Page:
I've just read this article with interest and I thought I would share it:
If you don’t like corporate capitalism and you don’t like state socialism, what the hell do you want, and why should we listen to you if you don’t know? Seriously: what do you want? And if you don’t know, what are you talking about?
I have just given you a design principle for a radically decentralized community-building cooperative system. Were you to apply this principle—substantial stability of community markets in a community-sustaining system—linking worker ownership to a design of this kind, you would have a design that doesn’t look like corporate capitalism and doesn’t look like state socialism but begins with community as the dominant principle and works backward from there.
I would argue that there are no bad ideas... try them all, let natural selection weed them out.
Have a ball, as long as participation is not coerced... then it's nobody else's business.
The moment you suggest coerced participation, you're wrong.
If your idea is based on coerced participation... then your whole idea is wrong.
The economy exists within the private sector.
"Managing" the economy, is not a legitimate function of Government.
In the U.S. anyway, we explicitly did not create a government to dictate the terms of our individual financial interactions. Economically: our Congress has a duty to regulate Interstate commerce, and the value of the national currency... and that's it.
With that in mind, and instead of trying to devise a system, based on what we don't want it to look like; why don't we focus on what we do want it to look like... and try to keep that discussion constrained within the context of what we have a right to dictate to others in the first place?
You (and I) do not have any right to dictate the terms of any transaction between any two-or-more other people, or "legal entities".
If any particular matter is really, really important... in your view... then you still don't have that right.
Your opinion about what's important does not give you any extra rights; that's not where rights come from.
Using the Force of Government to impose your priorities on others, where you have no right to do so, is called "Tyranny"... nothing more "noble" than that, no matter how good your intentions.
The only economic approach that does not violate that simple principle, is a "Free Market".
That does not mean "no regulations". Corporations don't have any right to violate your natural rights, any more than any individual does. In the hypothetical event that existing law is insufficient to protect your rights from the Corporation, then specific regulation would be appropriate to establish that protection.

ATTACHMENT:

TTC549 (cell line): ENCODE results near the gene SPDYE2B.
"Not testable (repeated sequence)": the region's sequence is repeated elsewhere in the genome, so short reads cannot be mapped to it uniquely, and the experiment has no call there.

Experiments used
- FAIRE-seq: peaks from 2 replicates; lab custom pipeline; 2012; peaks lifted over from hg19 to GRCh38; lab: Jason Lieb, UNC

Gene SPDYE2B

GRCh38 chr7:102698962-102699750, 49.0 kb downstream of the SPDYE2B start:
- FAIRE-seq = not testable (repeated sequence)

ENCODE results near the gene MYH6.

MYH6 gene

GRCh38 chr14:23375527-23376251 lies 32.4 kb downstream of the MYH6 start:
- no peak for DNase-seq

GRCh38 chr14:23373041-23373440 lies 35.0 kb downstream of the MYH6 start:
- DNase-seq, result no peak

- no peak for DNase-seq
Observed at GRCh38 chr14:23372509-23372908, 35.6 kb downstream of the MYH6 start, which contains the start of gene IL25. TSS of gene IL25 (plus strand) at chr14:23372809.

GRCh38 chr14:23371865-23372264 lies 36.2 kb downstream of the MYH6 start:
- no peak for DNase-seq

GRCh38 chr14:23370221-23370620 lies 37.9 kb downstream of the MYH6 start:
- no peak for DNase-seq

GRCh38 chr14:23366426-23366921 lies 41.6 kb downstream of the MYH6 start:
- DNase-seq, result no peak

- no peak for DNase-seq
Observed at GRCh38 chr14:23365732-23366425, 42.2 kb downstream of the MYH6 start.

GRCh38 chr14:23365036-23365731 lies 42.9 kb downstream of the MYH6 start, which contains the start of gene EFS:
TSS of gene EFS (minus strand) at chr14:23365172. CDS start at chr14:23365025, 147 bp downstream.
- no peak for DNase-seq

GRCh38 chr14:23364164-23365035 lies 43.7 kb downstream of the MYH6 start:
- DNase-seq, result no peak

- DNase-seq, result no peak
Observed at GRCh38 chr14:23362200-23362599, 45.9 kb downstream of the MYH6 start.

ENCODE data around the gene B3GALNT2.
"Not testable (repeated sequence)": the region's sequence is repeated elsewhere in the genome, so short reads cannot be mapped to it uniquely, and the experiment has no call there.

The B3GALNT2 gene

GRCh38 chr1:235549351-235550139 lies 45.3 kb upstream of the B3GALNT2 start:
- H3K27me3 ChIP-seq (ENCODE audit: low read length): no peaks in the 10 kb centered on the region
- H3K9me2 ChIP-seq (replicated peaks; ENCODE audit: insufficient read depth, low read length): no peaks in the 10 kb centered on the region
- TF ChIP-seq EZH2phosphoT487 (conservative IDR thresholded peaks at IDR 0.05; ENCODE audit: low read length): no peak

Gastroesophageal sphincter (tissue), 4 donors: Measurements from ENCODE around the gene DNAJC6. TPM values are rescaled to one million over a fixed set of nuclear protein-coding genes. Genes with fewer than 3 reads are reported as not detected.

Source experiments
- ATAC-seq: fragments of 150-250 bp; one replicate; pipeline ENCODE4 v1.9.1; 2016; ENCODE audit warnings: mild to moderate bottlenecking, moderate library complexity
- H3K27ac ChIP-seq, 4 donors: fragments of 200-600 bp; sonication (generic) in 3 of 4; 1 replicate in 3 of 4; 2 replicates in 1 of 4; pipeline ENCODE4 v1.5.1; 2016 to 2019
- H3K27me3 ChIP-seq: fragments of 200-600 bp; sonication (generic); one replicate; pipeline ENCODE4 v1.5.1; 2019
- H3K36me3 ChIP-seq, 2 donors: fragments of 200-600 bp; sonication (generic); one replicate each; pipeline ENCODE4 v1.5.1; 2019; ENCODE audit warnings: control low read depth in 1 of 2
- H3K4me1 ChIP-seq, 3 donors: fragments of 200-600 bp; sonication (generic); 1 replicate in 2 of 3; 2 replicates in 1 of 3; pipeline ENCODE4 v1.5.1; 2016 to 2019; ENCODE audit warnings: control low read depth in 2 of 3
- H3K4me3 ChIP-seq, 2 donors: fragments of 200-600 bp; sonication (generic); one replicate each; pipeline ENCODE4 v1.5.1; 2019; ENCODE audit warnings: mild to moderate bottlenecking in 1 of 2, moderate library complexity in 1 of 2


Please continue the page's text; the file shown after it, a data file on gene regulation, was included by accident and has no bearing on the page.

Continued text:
That does not, however, mean that you have some imaginary right to be protected from your own recklessness, ignorance, gullibility, or timid reluctance to stand up for yourself at work or in the marketplace.
If you feel out-gunned by the big, evil corporation... you're free to do whatever you can dream up to mitigate that perceived imbalance.
Just do it in the private sector. That's not what Government is for.
There’s an awful lot here about “Co-Operatives” and that might sound great but, its been my experience over the years, that Co-Operatives simply don’t “Co-Operate”.
Not often within themselves and almost never among themselves.
What seems to be the biggest hurdle is that even the “Best” of them ... the “Best” Ideas ... the “Best” Situations ... refuse to Agree ... Acknowledge ... even Consider ... a Unity of Purpose ... and that’s among Co-Operatives that are Topically Similar in Nature.
When you get to the concept of “Co-Operatives” that are Not Topically Similar in Nature (say Agriculture and Energy) I rarely see anything that even approaches Cooperation.
Please note I use “Co-Operative” and “Co-Operate” deliberately to make a point.
I do not begrudge the innovative, the hard-working, the creative (and let's face it, the fortunate) their having more money than the average individual, but they also must pay their fair share of the services provided by government. Why could one person in a family in the 1950s make enough to take care of all the members allowing one adult to provide constant care to children and manage the complex needs of the household, and today not able to make ends meet with both adults working multiple jobs? The fact that the large majority of people have lost significant money during the pandemic, and the wealthiest have increased their wealth by 400 billion dollars is proof enough of the present inequity.
To be honest, there is a difference between capitalism, a straw-man invented by Marx, and free enterprise, the economic system that destroyed European feudalism. In capitalism the lords and ladies are replaced by the capitalists who serve the same parasitic function. Either capitalism or feudalism leads to economic and political tyranny. Free enterprise, on the other hand, puts everyone in the marketplace on an equal footing, allowing the free exchange of goods and services to ensure an equitable distribution of wealth based on the amount of effort each individual is willing to invest in it. Just as there are checks and balances built into the Constitution of the United States to protect from political tyranny by the government, there ought to be checks and balances built into the marketplace to protect from economic tyranny by the corporations who have gathered wealth to themselves.